The Stack Archive

Manhattan DA steps up pressure on Google and Apple to open up encryption to government

Thu 19 Nov 2015

Cyrus Vance Jr., the New York County District Attorney for Manhattan, has added his voice to a growing litany of political complaint about the zero-knowledge encryption which Google and Apple provide via their mobile operating systems.

Addressing [PDF] the 6th Annual Financial Crimes and Cybersecurity Symposium yesterday, the DA discusses what he describes as ‘the “going dark” problem facing investigatory services whose subpoenas cannot be obeyed in the cases of companies which provide client-side encryption in devices, and which cannot themselves access their customers’ data. Vance said:

“As a prosecutor, I have no higher public policy priority than to persuade Congress to enact sensible statutes that will protect legitimate privacy concerns, while giving law enforcement the ability to access cellphones when necessary to prosecute serious crimes and fight terrorism. I understand that Apple and Google did not take their actions in a vacuum. The public is angry, and at times understandably angry, at some highly-publicized cases of overreaching in intelligence- gathering. I have no doubt that full-disk encryption is a strong branding and public-relations move for Apple and Google in the wake of Edward Snowden’s disclosures. But ultimately, the line between an individual’s right to privacy and the legitimate needs of law enforcement should not be decided by the marketing departments of smartphone companies. That line should be defined by legislatures and the courts.”

Vance Jr. goes on to explain carefully in his address that ‘lawful access to criminal evidence on smartphones’ is unrelated to the kind of mass-surveillance which he admits has rightly outraged the public in the wake of Edward Snowden’s revelations, and that the warrant requirement now being dodged by full-disk encryption goes back two centuries.

He also discusses a new report from his department, due for release today, which will, he says, provide a solution that is both technologically and politically workable. He cites the recent attacks in Paris as a spark for a new debate about whether zero-knowledge encryption can be permitted to continue. Referring to gestures of support for the victims of the attacks, by Uber and Facebook, Vance Jr. said “I hope the same spirit of public-mindedness will lead smartphone providers to negotiate a solution to this problem.” Discussing what his department is asking for, Vance said:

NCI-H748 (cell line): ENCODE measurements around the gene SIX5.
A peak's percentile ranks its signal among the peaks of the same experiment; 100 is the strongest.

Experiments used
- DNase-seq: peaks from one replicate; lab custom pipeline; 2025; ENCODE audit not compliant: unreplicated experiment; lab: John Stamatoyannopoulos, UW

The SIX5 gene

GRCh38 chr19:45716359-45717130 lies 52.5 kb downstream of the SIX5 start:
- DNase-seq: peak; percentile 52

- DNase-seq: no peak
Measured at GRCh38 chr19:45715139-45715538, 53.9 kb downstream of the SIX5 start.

“Our solution requires no new technology or costly adjustments. In fact, our report makes clear what kind of access we do not seek. We do not want a backdoor for the government. We do not want a “key” held by the government, and we do not want to collect bulk data on anybody.

So, as far as can be deduced, the request boils down to Google and Apple deactivating zero-knowledge encryption for the Android and iOS mobile operating systems, respectively.

Comment It is difficult to see how Vance Jr.’s request occupies the ‘rare middle ground’ that he has claimed in his speech. Rather it seems to be a repeat of the same governmental complaint that has been sounded out at measured and carefully-timed intervals ever since Apple – not the innovator in zero knowledge on mobile – brought the subject of local encryption control to the fore with the release of iOS 8 in late summer of 2014. Identical complaints (and equally ‘affable’ solutions in exactly the same mould) have emerged in the last 12-14 months from the U.S. attorney general, FBI director James Comey, the UK’s National Crime Agency chief, Barack Obama and David Cameron, and the former Chief of Britain’s Secret Intelligence Service. Not all of them have an equal understanding of the realities of encryption and the consequences of returning the keys to hackable servers, but they all know one thing – they just want it to stop, or at least to go back to the way it was before.

It was predictable that Paris would be a source of emotional capital for this anti-ZK impetus in government, and one has to applaud Vance for waiting a decent interval before exploiting the misery of Parisians; but if the idea of reasonable privacy for the individual was ethically sound before the Paris attacks, it doesn’t cease to be sound even if worse things follow.


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